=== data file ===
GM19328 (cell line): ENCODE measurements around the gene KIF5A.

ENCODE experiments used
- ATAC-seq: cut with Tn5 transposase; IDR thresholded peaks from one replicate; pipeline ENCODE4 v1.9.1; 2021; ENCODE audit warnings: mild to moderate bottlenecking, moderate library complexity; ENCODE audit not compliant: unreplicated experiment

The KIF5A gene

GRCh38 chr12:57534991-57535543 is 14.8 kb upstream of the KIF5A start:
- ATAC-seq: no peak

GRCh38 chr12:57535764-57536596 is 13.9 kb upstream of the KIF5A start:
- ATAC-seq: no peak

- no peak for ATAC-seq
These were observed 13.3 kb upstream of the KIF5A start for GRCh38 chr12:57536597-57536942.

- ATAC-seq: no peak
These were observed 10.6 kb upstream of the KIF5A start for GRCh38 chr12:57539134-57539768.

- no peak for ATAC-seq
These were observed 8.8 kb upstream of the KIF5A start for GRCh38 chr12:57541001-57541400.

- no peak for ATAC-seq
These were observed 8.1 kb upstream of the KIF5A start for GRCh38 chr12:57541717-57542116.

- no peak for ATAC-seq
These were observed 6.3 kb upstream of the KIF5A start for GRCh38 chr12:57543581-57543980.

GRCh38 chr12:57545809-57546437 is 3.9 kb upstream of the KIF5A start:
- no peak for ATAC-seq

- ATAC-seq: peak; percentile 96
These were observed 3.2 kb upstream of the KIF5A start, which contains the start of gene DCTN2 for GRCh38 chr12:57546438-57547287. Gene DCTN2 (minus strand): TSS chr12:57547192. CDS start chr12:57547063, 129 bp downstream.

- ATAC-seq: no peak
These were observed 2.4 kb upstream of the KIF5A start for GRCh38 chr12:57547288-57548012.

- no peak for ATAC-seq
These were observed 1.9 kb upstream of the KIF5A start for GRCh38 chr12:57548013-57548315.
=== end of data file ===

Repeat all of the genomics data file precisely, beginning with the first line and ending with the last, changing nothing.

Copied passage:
GM19328 (cell line): ENCODE measurements around the gene KIF5A.

ENCODE experiments used
- ATAC-seq: cut with Tn5 transposase; IDR thresholded peaks from one replicate; pipeline ENCODE4 v1.9.1; 2021; ENCODE audit warnings: mild to moderate bottlenecking, moderate library complexity; ENCODE audit not compliant: unreplicated experiment

The KIF5A gene

GRCh38 chr12:57534991-57535543 is 14.8 kb upstream of the KIF5A start:
- ATAC-seq: no peak

GRCh38 chr12:57535764-57536596 is 13.9 kb upstream of the KIF5A start:
- ATAC-seq: no peak

- no peak for ATAC-seq
These were observed 13.3 kb upstream of the KIF5A start for GRCh38 chr12:57536597-57536942.

- ATAC-seq: no peak
These were observed 10.6 kb upstream of the KIF5A start for GRCh38 chr12:57539134-57539768.

- no peak for ATAC-seq
These were observed 8.8 kb upstream of the KIF5A start for GRCh38 chr12:57541001-57541400.

- no peak for ATAC-seq
These were observed 8.1 kb upstream of the KIF5A start for GRCh38 chr12:57541717-57542116.

- no peak for ATAC-seq
These were observed 6.3 kb upstream of the KIF5A start for GRCh38 chr12:57543581-57543980.

GRCh38 chr12:57545809-57546437 is 3.9 kb upstream of the KIF5A start:
- no peak for ATAC-seq

- ATAC-seq: peak; percentile 96
These were observed 3.2 kb upstream of the KIF5A start, which contains the start of gene DCTN2 for GRCh38 chr12:57546438-57547287. Gene DCTN2 (minus strand): TSS chr12:57547192. CDS start chr12:57547063, 129 bp downstream.

- ATAC-seq: no peak
These were observed 2.4 kb upstream of the KIF5A start for GRCh38 chr12:57547288-57548012.

- no peak for ATAC-seq
These were observed 1.9 kb upstream of the KIF5A start for GRCh38 chr12:57548013-57548315.